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Purpose: “Stress-induced cardiomyopathy”or “Takotsubo cardiomyopathy”, which mimics acute myocardial infarction (AMI), has recently been reported, particularly in Japan. However, little is known about the characteristics of this syndrome. We retrospectively evaluated twenty-three cases of this novel syndrome. Methods: We analyzed twenty-three patients(7 men and 16 women) who fulfilled the following inclusion criteria: 1) age >18 years old; 2) no previous cardiac disease, especially coronary artery disease; 3) acute onset of symptoms; 4) ST segment elevation or depression and/or T-wave inversion on ECG; 5) cardiac enzyme elevation; 6) regional wall motion abnormality in the echocardiogram or left ventriculogram; 7) no significant stenosis in the coronary angiogram. Results: The most common stressful conditions that preceded the chest pain were: emotional stress (n=8, 34.8%), medical illness (n=7, 30.4%), accident (n=3, 13.1%), and recovery from surgery (n=3, 13.1%). The average initial creatinine kinase MB fraction and cardiac troponin I level were 32.2±51.7 ng/ml and 4.11±19.7 ng/ml, respectively. ECG changes [ST-segment elevation or depression (n=10, 43.5%) and T-wave inversion (n=19, 82.6%)] were usually found, whereas in contrast a Q wave was rarely found (n=3, 13.4%). The average left ventricular ejection fraction (LVEF) was decreased to 43.2±12.2% and regional wall motion abnormality [apex only (n=11, 47.8%), global (n=7, 30.4%)] was found on the initial echocardiograms. Upon follow- up echocardiograms, the average LVEF was improved to 60.6±5.8% and regional wall motion abnormality was normalized in all patients. Conclusion: Stress-induced cardiomyopathy, mimicking AMI, is triggered by psychologically and physically stressful events. This condition is characterized by a distinctive form of systolic dysfunction and favorable outcomes with medical therapy.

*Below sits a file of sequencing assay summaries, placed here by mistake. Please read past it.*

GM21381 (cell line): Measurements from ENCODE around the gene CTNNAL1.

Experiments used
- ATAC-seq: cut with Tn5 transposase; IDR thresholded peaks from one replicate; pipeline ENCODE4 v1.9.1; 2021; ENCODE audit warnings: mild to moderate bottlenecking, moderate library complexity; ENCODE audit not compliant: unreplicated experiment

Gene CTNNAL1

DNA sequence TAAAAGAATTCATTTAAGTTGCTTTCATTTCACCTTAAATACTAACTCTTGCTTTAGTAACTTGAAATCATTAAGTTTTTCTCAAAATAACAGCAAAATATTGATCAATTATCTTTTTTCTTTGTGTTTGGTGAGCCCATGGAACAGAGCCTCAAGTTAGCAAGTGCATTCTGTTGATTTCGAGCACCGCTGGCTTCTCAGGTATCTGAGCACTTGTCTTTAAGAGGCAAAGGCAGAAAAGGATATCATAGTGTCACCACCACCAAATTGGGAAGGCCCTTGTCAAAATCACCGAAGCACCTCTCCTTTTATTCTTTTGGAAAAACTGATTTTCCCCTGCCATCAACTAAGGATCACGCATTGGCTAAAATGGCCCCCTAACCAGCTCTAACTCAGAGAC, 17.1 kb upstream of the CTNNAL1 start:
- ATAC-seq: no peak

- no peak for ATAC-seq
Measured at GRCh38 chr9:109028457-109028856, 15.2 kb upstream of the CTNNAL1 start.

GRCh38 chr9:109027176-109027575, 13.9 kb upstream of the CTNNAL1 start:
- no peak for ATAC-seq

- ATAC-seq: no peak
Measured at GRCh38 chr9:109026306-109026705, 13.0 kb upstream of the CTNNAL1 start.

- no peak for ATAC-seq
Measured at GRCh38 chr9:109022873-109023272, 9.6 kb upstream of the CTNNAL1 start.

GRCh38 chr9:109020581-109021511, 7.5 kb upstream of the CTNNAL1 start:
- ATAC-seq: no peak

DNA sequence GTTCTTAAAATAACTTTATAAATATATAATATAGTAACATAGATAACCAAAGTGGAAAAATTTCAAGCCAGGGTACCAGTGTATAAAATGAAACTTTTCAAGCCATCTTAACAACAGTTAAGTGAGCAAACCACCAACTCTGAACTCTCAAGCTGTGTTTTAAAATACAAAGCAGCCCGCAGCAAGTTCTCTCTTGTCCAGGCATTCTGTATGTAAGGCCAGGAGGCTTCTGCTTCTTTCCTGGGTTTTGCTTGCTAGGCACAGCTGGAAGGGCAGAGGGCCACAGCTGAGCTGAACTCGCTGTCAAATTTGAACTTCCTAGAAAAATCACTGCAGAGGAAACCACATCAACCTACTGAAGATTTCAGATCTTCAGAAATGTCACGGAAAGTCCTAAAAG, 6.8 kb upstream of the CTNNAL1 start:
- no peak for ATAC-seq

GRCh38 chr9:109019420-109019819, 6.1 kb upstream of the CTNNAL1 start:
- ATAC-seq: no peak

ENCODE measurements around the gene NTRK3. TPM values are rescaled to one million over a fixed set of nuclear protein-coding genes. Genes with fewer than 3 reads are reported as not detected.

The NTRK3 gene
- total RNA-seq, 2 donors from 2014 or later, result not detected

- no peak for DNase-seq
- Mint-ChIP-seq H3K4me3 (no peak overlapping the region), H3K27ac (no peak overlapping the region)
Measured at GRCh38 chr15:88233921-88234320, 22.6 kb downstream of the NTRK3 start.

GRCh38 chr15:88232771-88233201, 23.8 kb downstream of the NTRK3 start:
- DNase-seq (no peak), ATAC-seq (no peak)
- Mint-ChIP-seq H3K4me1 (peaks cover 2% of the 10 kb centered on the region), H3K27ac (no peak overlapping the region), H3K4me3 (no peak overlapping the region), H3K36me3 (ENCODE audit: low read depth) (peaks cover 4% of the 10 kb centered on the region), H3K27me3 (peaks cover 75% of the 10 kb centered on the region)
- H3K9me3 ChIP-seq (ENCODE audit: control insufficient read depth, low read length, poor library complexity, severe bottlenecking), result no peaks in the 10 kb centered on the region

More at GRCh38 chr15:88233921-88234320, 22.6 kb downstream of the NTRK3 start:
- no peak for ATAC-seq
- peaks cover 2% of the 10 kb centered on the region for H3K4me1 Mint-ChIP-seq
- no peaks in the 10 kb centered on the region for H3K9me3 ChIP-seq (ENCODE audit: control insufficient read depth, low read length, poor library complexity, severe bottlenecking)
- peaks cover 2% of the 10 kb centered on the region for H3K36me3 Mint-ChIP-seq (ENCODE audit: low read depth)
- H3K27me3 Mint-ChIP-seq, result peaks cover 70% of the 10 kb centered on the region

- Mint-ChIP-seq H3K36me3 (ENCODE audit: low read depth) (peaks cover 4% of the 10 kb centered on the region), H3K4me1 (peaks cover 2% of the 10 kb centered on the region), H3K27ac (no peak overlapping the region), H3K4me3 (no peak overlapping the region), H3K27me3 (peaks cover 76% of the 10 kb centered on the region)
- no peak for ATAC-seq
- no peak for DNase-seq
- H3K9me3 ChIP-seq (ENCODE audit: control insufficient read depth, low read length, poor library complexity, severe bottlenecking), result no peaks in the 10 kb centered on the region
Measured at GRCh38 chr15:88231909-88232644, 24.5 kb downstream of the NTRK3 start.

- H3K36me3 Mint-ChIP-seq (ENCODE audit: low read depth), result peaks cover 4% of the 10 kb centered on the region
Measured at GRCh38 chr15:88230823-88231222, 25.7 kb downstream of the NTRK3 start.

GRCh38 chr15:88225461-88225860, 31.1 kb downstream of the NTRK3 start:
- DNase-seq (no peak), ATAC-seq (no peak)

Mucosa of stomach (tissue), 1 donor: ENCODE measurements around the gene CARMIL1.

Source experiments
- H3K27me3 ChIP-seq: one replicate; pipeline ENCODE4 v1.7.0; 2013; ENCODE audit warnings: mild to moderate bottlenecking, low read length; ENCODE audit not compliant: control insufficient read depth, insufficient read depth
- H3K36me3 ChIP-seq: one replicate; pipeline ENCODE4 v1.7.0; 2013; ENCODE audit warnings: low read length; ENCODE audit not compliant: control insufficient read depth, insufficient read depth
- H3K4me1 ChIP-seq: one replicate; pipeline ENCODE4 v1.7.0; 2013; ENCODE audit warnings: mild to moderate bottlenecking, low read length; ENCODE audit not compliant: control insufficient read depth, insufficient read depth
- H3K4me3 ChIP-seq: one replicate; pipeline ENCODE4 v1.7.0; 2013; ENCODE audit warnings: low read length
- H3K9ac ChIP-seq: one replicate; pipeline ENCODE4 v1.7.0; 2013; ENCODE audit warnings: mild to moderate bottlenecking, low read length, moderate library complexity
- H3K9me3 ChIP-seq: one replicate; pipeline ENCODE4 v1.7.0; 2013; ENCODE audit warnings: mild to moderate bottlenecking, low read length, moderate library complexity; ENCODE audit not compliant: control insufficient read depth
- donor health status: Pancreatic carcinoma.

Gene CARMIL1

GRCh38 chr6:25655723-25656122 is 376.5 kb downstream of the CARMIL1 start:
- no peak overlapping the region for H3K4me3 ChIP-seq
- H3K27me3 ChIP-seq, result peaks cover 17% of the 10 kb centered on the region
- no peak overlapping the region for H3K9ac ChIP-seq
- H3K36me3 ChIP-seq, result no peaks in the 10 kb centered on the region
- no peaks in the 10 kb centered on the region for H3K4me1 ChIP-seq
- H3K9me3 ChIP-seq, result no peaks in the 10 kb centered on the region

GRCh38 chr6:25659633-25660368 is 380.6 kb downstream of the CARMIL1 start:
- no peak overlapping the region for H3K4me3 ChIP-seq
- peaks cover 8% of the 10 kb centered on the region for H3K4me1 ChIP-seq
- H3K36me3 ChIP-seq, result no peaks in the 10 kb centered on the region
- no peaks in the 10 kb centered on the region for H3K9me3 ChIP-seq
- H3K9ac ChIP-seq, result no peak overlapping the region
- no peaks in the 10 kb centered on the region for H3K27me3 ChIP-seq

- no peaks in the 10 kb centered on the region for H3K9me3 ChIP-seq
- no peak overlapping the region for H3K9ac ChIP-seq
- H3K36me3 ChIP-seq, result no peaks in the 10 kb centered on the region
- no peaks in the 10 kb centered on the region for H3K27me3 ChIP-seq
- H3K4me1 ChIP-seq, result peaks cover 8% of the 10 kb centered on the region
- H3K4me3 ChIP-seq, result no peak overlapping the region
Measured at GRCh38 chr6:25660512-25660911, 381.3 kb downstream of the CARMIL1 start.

Purpose: “Stress-induced cardiomyopathy”or “Takotsubo cardiomyopathy”, which mimics acute myocardial infarction (AMI), has recently been reported, particularly in Japan. However, little is known about the characteristics of this syndrome. We retrospectively evaluated twenty-three cases of this novel syndrome. Methods: We analyzed twenty-three patients(7 men and 16 women) who fulfilled the following inclusion criteria: 1) age >18 years old; 2) no previous cardiac disease, especially coronary artery disease; 3) acute onset of symptoms; 4) ST segment elevation or depression and/or T-wave inversion on ECG; 5) cardiac enzyme elevation; 6) regional wall motion abnormality in the echocardiogram or left ventriculogram; 7) no significant stenosis in the coronary angiogram. Results: The most common stressful conditions that preceded the chest pain were: emotional stress (n=8, 34.8%), medical illness (n=7, 30.4%), accident (n=3, 13.1%), and recovery from surgery (n=3, 13.1%). The average initial creatinine kinase MB fraction and cardiac troponin I level were 32.2±51.7 ng/ml and 4.11±19.7 ng/ml, respectively. ECG changes [ST-segment elevation or depression (n=10, 43.5%) and T-wave inversion (n=19, 82.6%)] were usually found, whereas in contrast a Q wave was rarely found (n=3, 13.4%). The average left ventricular ejection fraction (LVEF) was decreased to 43.2±12.2% and regional wall motion abnormality [apex only (n=11, 47.8%), global (n=7, 30.4%)] was found on the initial echocardiograms. Upon follow- up echocardiograms, the average LVEF was improved to 60.6±5.8% and regional wall motion abnormality was normalized in all patients. Conclusion: Stress-induced cardiomyopathy, mimicking AMI, is triggered by psychologically and physically stressful events. This condition is characterized by a distinctive form of systolic dysfunction and favorable outcomes with medical therapy.